GOP lawmakers in the Virginia House of Delegates are taking their first stab at legislation to open the retail marijuana market, introducing bills that would lower the tax rate on sales and redirect proposed social equity funding to school infrastructure. But leadership in the chamber stressed that the effort remains very much a work in progress and that they expect plenty of changes as the legislation makes its way through the committee system. “We’ll come up with something,” said Garren Shipley, a spokesman for House Speaker Todd Gilbert, said last week. “There will be a bill. There may be multiple bills. But something is going to come out of this chamber.” Republicans unanimously opposed legalization when Democrats voted last year to allow people to grow and possess small amounts of marijuana. But Democratic lawmakers’ decision to leave it until this year to finalize the particulars of how a legal retail market would work—combined with the loss of their House majority in November—has left the once-reluctant GOP with a key role in deciding how to proceed. Gilbert said that while his caucus opposed legalization, he views it as imperative to come up with a mechanism for legal sales, complaining that the legal framework left in place by Democrats has only empowered the black market. The party has so far left the heavy lifting on that front to Del. Michael Webert, R-Fauquier, who was among a handful of GOP lawmakers to support reducing penalties for marijuana possession two years ago and is the only member of the party to introduce a comprehensive bill governing retail sales.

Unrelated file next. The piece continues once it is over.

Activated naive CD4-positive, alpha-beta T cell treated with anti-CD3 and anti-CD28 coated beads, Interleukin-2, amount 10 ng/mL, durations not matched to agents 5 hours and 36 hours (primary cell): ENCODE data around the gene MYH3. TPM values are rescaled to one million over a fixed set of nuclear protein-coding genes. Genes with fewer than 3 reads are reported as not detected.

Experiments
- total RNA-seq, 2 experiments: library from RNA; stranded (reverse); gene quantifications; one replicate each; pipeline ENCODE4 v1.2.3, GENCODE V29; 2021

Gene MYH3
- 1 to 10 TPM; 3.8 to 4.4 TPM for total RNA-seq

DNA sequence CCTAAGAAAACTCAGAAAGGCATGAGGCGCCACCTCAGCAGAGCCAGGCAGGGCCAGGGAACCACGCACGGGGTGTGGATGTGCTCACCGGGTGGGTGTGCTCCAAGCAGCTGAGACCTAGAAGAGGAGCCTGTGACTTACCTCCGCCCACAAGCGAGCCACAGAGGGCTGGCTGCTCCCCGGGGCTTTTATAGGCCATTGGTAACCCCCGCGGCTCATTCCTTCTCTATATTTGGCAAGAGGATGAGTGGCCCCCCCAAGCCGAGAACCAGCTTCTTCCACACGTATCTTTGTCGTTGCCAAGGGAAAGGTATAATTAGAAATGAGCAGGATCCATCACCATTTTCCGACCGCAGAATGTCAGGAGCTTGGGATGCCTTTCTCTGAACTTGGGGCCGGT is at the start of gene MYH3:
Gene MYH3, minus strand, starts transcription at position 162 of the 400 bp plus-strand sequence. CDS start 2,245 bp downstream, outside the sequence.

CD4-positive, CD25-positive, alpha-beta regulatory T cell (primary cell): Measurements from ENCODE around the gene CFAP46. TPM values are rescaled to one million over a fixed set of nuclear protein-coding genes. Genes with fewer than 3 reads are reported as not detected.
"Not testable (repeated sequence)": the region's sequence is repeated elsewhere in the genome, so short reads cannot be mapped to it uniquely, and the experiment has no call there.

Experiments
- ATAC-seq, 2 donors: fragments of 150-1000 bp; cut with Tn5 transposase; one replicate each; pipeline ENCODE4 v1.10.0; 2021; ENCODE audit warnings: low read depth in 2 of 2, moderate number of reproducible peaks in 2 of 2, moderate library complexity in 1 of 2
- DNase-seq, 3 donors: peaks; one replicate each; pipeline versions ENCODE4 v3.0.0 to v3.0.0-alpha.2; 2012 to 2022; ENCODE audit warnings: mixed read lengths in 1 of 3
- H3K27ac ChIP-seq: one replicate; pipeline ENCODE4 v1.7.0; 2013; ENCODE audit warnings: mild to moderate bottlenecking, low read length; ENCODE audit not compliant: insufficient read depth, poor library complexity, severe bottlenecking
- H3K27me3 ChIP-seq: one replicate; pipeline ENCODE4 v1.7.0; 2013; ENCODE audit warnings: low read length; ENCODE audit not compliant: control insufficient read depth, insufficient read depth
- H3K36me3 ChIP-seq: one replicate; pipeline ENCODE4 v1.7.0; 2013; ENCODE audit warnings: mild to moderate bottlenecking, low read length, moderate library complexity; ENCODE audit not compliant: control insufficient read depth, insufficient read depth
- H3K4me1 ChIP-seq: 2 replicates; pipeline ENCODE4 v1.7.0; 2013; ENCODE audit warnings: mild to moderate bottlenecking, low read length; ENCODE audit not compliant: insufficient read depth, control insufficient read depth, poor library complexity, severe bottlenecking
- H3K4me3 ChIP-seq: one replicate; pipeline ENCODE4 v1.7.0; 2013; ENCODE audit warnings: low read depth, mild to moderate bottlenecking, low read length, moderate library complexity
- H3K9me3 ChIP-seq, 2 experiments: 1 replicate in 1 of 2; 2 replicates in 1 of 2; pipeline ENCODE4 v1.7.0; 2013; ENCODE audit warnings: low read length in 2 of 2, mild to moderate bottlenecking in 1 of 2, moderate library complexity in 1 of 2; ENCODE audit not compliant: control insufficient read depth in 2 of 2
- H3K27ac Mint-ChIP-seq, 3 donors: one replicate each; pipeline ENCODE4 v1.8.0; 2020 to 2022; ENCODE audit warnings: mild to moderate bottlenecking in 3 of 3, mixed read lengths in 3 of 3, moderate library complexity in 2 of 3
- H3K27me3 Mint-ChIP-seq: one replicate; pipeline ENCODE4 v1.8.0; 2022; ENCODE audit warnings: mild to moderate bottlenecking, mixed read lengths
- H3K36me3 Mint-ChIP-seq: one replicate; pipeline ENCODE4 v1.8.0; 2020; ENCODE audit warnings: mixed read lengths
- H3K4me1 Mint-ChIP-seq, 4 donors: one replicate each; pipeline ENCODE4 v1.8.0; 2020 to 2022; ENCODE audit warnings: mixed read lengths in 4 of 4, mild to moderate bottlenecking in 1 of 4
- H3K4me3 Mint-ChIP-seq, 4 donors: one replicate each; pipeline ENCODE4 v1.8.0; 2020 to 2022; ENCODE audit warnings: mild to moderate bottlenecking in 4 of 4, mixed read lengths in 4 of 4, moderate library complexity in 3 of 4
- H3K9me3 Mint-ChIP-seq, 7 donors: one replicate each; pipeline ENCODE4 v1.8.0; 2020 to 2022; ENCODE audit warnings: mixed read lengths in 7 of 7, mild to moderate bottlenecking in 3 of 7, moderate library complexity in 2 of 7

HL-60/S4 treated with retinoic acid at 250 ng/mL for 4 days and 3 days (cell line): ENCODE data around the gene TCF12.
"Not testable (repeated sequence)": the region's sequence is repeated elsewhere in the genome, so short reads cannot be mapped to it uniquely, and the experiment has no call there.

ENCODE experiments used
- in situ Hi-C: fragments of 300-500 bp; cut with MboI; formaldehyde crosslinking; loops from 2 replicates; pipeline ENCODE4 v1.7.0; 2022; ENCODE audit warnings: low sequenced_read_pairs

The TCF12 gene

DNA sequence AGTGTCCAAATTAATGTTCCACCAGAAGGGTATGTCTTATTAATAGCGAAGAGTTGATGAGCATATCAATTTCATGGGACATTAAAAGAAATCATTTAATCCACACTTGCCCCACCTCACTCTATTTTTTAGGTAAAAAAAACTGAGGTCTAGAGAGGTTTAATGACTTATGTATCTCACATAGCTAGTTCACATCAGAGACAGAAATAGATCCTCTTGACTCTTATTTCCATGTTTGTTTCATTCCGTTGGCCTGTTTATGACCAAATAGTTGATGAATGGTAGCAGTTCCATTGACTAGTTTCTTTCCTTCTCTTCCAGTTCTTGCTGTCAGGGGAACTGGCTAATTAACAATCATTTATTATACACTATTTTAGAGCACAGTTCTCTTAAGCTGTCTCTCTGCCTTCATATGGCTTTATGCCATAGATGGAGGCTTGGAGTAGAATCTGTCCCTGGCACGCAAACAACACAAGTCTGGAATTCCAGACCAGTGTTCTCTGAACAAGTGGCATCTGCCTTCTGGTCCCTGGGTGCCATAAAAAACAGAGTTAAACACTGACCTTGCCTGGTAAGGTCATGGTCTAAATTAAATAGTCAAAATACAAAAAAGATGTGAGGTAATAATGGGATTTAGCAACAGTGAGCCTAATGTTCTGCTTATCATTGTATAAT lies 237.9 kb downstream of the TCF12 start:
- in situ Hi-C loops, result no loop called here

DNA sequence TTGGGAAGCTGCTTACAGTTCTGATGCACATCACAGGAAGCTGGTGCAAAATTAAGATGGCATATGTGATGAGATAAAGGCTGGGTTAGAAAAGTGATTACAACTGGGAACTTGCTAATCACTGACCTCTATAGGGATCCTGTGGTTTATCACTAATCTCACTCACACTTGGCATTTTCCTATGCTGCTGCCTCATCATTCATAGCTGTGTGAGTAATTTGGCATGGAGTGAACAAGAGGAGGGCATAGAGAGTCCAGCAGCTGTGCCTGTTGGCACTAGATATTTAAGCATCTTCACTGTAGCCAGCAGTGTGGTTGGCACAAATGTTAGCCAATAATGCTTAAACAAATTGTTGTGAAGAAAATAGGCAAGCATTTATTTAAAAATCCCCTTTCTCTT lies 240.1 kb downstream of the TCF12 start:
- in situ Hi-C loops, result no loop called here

Kyle Jaeger, Marijuana Moment, 01/24/2022 11:23:00